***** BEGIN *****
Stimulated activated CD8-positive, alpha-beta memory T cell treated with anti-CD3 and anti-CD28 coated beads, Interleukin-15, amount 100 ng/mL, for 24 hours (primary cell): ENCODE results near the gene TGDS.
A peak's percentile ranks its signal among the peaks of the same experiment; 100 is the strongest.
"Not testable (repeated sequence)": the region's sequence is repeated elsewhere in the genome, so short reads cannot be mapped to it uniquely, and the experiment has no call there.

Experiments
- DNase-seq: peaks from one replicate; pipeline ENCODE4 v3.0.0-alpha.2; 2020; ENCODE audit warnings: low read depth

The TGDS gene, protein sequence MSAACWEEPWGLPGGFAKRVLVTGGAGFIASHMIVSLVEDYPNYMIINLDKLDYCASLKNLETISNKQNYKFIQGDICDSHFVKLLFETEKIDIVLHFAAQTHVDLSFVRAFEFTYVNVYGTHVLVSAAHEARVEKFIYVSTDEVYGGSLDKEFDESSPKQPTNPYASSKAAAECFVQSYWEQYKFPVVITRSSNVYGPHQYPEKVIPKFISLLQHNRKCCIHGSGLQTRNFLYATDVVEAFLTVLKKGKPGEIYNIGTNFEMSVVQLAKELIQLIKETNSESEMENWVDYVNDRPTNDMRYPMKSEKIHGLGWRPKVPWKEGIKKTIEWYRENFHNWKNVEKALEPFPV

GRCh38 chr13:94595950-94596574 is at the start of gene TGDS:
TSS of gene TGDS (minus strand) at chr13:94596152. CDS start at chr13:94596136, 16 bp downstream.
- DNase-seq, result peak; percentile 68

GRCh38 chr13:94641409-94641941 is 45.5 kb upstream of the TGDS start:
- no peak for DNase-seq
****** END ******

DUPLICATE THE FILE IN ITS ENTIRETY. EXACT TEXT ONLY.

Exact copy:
Stimulated activated CD8-positive, alpha-beta memory T cell treated with anti-CD3 and anti-CD28 coated beads, Interleukin-15, amount 100 ng/mL, for 24 hours (primary cell): ENCODE results near the gene TGDS.
A peak's percentile ranks its signal among the peaks of the same experiment; 100 is the strongest.
"Not testable (repeated sequence)": the region's sequence is repeated elsewhere in the genome, so short reads cannot be mapped to it uniquely, and the experiment has no call there.

Experiments
- DNase-seq: peaks from one replicate; pipeline ENCODE4 v3.0.0-alpha.2; 2020; ENCODE audit warnings: low read depth

The TGDS gene, protein sequence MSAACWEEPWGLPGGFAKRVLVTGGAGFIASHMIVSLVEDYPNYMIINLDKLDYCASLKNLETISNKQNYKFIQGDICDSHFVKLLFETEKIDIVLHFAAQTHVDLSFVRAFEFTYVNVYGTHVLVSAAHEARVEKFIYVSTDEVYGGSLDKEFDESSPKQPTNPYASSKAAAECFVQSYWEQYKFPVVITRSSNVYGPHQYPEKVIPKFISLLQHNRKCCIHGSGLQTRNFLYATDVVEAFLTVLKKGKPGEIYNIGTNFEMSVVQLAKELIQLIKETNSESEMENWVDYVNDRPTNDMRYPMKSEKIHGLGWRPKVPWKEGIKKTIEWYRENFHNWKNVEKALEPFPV

GRCh38 chr13:94595950-94596574 is at the start of gene TGDS:
TSS of gene TGDS (minus strand) at chr13:94596152. CDS start at chr13:94596136, 16 bp downstream.
- DNase-seq, result peak; percentile 68

GRCh38 chr13:94641409-94641941 is 45.5 kb upstream of the TGDS start:
- no peak for DNase-seq